It’s National Bullying Prevention month, so it struck me as a bit ironic that the headmaster at my son’s school called a couple of weeks ago to let me know that my son was bullying a classmate.
One time friends, their relationship had become a struggle in recent years. But when I heard my son was bullying the boy, I lost my breath. My sweet boy, a bully? How could this be? And how could he be bullying his one-time best friend — a cute, self assured boy several inches taller than him?
As the headmaster explained what had been happening, my heart began to ache. It wasn’t pretty. How could a child of mine have been so cruel? I felt deeply ashamed. Ashamed in my son and ashamed with myself. What kind of mother raises a bully? What had I done wrong? I pushed those thoughts aside, however, and started thinking about what I could do to fix the mess. How could I help my son, his friend and the situation?
I started by connecting with the boy’s mother — who also happens to be a friend of mine. We had a long talk over a bottle of wine. We talked about what had been happening. We theorized on why it was happening. We discussed what the best thing to do might be. She couldn’t have been more gracious.
In the end, we decided to let the school handle it — to have the headmaster talk to the boys. My son’s one-time friend mustered the courage to express his feelings about what had been happening, and my son admitted to what he had done. In the end, my son apologized and his apology was accepted. Now they are treading on shaky ground. And I’m holding my breath.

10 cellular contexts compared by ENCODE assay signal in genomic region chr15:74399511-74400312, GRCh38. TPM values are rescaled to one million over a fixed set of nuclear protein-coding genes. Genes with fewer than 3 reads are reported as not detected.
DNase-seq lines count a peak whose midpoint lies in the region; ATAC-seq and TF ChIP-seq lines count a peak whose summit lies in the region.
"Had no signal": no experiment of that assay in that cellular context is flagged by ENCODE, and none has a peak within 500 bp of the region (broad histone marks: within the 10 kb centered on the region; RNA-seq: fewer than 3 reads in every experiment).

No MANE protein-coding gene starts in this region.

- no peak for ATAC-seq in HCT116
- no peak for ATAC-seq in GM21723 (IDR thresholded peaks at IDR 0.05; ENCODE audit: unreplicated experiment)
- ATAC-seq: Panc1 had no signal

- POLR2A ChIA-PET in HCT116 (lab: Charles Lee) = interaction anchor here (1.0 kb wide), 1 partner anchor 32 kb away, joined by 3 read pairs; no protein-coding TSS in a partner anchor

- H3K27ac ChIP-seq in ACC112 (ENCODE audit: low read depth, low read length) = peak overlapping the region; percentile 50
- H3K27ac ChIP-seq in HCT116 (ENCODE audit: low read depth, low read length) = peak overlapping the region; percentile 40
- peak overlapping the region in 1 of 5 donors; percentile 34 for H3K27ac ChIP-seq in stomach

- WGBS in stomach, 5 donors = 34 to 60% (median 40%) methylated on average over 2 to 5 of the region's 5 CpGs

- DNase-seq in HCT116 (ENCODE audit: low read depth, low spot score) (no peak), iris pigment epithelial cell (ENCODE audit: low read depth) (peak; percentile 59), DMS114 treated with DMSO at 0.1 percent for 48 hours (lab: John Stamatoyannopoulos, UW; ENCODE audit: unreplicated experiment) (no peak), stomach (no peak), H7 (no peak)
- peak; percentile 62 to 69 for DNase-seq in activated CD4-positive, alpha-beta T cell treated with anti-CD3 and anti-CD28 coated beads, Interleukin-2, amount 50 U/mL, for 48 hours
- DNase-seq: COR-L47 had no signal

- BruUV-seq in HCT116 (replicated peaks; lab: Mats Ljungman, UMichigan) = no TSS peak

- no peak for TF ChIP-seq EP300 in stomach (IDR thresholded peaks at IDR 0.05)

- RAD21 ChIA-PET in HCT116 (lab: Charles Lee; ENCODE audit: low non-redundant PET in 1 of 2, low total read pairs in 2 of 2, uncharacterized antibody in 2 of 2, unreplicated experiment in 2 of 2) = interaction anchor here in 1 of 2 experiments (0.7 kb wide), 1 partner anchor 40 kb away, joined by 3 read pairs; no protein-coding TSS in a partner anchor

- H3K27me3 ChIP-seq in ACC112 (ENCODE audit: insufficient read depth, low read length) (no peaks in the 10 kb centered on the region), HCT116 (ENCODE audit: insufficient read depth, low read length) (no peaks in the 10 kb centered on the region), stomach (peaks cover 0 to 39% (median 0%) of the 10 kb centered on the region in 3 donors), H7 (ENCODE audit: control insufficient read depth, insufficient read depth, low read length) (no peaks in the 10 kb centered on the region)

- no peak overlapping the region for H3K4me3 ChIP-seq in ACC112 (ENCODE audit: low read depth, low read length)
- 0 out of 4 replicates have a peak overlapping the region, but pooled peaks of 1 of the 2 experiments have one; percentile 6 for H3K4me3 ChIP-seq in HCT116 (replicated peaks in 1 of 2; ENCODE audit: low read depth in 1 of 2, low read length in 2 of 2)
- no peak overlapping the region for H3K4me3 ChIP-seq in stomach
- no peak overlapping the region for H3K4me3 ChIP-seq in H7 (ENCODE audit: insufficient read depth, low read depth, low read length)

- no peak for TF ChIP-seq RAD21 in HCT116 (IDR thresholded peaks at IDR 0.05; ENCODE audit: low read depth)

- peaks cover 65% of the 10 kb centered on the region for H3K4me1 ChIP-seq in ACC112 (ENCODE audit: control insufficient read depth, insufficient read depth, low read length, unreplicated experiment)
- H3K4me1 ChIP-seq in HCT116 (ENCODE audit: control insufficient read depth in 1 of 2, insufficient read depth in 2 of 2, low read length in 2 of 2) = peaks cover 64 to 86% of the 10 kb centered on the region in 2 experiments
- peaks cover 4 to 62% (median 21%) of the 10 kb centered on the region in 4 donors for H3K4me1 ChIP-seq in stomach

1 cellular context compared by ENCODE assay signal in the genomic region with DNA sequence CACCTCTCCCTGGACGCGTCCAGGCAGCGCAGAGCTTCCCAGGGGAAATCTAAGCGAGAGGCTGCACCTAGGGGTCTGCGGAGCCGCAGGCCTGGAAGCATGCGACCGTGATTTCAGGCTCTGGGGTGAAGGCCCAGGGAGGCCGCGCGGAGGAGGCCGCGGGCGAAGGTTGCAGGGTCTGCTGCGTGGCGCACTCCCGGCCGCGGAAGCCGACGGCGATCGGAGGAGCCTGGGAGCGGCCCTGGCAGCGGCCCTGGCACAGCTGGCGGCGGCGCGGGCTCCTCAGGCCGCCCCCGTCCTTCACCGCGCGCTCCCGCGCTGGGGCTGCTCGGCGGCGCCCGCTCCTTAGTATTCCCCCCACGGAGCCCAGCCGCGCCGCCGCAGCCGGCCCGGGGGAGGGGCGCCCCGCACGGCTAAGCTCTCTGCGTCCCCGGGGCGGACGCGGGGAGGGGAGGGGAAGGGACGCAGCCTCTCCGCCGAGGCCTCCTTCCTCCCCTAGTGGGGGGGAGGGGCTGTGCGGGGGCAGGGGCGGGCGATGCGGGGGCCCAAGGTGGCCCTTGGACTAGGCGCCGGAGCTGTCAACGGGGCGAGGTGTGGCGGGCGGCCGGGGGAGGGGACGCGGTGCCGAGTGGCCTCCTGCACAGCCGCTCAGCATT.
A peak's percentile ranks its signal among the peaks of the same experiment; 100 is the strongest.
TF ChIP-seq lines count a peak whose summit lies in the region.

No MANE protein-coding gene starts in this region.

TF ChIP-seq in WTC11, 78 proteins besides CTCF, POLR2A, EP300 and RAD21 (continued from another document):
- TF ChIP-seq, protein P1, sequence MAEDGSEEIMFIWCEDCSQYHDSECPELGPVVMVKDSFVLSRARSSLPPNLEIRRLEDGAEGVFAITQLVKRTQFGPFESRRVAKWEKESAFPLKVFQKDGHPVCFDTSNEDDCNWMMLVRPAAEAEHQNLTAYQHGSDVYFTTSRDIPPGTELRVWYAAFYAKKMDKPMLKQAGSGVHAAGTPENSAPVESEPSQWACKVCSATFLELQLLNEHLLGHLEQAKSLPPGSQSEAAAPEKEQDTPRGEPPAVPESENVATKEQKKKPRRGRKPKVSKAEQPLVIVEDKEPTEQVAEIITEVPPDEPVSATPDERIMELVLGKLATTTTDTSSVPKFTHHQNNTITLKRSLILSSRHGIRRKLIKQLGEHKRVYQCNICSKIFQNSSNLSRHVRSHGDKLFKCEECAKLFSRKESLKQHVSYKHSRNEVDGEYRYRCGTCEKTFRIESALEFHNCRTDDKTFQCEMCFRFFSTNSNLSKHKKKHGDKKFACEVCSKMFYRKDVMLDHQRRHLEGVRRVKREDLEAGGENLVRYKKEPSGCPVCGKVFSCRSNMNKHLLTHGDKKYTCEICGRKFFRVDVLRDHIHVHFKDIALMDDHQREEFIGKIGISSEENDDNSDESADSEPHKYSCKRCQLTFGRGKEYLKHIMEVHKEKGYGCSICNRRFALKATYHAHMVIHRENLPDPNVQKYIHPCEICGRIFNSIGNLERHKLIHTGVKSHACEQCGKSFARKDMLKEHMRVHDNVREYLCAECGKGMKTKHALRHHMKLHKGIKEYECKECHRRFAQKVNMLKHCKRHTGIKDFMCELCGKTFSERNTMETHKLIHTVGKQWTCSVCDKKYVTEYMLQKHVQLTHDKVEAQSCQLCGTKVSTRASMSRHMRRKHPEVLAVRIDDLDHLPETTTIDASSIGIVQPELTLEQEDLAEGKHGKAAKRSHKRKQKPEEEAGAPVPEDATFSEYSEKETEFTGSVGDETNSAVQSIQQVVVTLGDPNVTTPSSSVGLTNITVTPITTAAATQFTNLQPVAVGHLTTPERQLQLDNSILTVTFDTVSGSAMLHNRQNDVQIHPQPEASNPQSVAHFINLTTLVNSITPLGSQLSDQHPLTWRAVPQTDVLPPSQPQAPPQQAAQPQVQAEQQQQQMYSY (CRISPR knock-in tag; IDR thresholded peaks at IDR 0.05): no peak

Since then, both my husband and I have had long talks with our son. We’ve talked about the problem with bullying. We’ve talked about the damage it can cause to the child who is bullied and what it means about his own character. We’ve talked about friends and the importance of relationships. We’ve asked him why he was so mean, but I’m not really sure he knows why. We’ve considered therapy but decided against it. Can a therapist make a child nicer?
A friend of mine told me that we should spend more time with him. He’s the youngest of four and our lives are busy. Perhaps we’ve been neglecting him. He’s independent and self sufficient — but maybe he needs us more. Another friend told me that bullies have often been bullied. That made me think about how he’s treated in the family, especially by his older brother. There’s lots of ribbing. Maybe too much tearing down and not enough building up. So I had a talk with his brother and suggested he try to be more of an encourager.
This experience has been humbling for us. We’ve been told how beautiful our family is, how well behaved our children are, what a wonderful job we are doing as parents. But then this. Our older son struggles with ADHD and has had difficult times. That’s been hard, but somehow this is harder. As parents, we are doing our best, but we make mistakes. We aren’t perfect and neither are our kids.
My hope is that my son has learned from this, and that we are all growing. We are trying to teach him and guide him. We are loving him and praying for him. Beyond that, I’m not sure what else we can do.
FranklyStein is a blog by Chesapeake Family Magazine editor Betsy Stein, who lives in Catonsville with her husband, Chris, and four children, Maggie, 17, Lilly, 16, Adam, 16, and Jonah, 12.